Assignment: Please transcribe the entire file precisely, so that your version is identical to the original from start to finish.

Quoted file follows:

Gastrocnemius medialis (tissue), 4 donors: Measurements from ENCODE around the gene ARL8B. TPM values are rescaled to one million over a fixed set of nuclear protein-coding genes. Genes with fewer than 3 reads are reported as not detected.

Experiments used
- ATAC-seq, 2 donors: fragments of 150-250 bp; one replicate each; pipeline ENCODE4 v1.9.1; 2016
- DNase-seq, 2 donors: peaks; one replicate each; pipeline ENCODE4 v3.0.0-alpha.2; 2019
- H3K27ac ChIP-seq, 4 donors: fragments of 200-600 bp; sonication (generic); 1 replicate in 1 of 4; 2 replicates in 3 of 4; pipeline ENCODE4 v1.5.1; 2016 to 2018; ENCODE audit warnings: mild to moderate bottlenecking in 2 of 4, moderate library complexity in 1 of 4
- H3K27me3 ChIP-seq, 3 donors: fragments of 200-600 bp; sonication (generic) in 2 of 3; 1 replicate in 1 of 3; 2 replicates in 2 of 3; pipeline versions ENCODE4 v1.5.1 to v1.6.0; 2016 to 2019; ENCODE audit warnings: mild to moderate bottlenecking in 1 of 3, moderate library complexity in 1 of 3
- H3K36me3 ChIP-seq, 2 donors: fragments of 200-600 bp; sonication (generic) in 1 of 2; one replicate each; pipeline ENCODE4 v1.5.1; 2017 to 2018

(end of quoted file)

Gastrocnemius medialis (tissue), 4 donors: Measurements from ENCODE around the gene ARL8B. TPM values are rescaled to one million over a fixed set of nuclear protein-coding genes. Genes with fewer than 3 reads are reported as not detected.

Experiments used
- ATAC-seq, 2 donors: fragments of 150-250 bp; one replicate each; pipeline ENCODE4 v1.9.1; 2016
- DNase-seq, 2 donors: peaks; one replicate each; pipeline ENCODE4 v3.0.0-alpha.2; 2019
- H3K27ac ChIP-seq, 4 donors: fragments of 200-600 bp; sonication (generic); 1 replicate in 1 of 4; 2 replicates in 3 of 4; pipeline ENCODE4 v1.5.1; 2016 to 2018; ENCODE audit warnings: mild to moderate bottlenecking in 2 of 4, moderate library complexity in 1 of 4
- H3K27me3 ChIP-seq, 3 donors: fragments of 200-600 bp; sonication (generic) in 2 of 3; 1 replicate in 1 of 3; 2 replicates in 2 of 3; pipeline versions ENCODE4 v1.5.1 to v1.6.0; 2016 to 2019; ENCODE audit warnings: mild to moderate bottlenecking in 1 of 3, moderate library complexity in 1 of 3
- H3K36me3 ChIP-seq, 2 donors: fragments of 200-600 bp; sonication (generic) in 1 of 2; one replicate each; pipeline ENCODE4 v1.5.1; 2017 to 2018